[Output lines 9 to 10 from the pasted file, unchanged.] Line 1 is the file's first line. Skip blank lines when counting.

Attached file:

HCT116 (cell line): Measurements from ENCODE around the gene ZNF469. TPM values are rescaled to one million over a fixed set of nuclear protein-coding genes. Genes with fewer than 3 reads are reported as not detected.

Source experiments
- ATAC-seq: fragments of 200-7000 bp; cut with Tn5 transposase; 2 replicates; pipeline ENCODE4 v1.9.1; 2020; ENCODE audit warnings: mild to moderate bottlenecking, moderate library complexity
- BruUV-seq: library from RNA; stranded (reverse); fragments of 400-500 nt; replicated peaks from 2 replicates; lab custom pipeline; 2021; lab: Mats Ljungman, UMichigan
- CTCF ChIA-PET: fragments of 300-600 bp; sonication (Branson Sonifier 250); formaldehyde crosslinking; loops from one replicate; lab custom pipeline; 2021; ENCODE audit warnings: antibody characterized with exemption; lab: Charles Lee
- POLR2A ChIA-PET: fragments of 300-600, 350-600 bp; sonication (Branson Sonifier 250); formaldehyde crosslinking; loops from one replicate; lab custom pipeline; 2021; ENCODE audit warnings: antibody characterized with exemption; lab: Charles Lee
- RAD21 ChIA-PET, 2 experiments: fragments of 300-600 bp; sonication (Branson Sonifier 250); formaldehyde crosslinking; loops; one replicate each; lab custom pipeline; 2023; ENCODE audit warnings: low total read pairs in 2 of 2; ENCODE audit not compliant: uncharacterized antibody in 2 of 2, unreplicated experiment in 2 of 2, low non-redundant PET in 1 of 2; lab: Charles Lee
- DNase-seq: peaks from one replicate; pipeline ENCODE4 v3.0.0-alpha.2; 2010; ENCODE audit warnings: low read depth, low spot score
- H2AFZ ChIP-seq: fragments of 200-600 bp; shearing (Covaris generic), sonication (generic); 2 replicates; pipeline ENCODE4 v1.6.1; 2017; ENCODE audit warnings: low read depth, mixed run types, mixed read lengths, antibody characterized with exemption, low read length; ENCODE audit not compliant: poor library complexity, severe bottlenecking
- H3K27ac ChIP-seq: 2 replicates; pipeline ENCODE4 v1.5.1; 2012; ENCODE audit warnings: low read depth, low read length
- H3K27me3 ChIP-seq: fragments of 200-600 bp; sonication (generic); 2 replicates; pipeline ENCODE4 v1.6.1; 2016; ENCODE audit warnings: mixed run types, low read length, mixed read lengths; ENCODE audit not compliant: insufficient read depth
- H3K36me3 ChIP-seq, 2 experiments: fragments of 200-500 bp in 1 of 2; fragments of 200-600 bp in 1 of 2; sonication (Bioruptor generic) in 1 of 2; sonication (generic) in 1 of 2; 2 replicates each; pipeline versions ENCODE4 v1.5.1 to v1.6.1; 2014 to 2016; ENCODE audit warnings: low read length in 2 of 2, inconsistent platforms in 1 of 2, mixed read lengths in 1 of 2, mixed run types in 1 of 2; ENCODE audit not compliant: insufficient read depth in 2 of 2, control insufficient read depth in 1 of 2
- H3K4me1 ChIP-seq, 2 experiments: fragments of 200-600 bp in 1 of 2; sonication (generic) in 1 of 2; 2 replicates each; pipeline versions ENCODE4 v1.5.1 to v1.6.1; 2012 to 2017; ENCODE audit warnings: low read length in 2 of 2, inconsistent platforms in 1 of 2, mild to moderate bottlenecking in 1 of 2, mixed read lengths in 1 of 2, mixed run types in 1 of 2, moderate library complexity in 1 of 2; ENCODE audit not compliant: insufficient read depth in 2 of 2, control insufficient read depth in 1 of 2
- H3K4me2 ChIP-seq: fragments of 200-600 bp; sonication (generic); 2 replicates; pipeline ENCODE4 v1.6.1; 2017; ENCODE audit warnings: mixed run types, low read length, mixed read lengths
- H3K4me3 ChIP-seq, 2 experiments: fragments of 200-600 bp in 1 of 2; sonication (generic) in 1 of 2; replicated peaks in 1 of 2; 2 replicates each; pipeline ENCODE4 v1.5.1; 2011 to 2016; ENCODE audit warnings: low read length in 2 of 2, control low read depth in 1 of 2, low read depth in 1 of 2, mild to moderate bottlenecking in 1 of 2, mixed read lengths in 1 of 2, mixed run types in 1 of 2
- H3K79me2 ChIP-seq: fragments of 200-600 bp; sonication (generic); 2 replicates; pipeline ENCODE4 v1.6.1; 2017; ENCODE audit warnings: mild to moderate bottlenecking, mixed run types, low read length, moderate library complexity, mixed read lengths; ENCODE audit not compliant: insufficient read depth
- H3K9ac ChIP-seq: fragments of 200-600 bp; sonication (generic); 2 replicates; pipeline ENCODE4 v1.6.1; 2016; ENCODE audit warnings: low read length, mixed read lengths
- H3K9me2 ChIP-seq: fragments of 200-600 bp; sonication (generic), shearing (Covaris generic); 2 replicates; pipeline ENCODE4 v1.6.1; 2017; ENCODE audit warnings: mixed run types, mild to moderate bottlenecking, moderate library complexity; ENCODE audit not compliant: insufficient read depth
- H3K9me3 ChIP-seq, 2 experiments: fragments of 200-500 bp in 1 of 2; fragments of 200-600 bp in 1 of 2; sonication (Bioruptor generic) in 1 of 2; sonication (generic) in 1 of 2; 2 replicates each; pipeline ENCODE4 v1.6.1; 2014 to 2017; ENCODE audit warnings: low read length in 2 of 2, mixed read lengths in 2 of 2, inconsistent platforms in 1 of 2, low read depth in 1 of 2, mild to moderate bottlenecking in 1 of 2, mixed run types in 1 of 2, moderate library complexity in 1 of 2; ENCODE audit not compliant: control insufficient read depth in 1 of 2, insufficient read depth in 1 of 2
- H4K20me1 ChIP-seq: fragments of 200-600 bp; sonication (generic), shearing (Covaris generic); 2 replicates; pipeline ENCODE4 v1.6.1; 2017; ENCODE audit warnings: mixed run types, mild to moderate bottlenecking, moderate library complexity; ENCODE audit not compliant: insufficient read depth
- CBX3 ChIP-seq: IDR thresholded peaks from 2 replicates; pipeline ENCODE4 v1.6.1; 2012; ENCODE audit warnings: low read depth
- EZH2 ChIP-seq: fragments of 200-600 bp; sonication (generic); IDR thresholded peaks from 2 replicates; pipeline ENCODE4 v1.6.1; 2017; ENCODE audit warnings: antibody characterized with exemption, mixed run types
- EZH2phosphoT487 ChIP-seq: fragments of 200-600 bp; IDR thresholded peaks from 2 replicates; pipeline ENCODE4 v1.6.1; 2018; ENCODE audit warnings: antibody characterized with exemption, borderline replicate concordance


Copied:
- H2AFZ ChIP-seq: fragments of 200-600 bp; shearing (Covaris generic), sonication (generic); 2 replicates; pipeline ENCODE4 v1.6.1; 2017; ENCODE audit warnings: low read depth, mixed run types, mixed read lengths, antibody characterized with exemption, low read length; ENCODE audit not compliant: poor library complexity, severe bottlenecking
- H3K27ac ChIP-seq: 2 replicates; pipeline ENCODE4 v1.5.1; 2012; ENCODE audit warnings: low read depth, low read length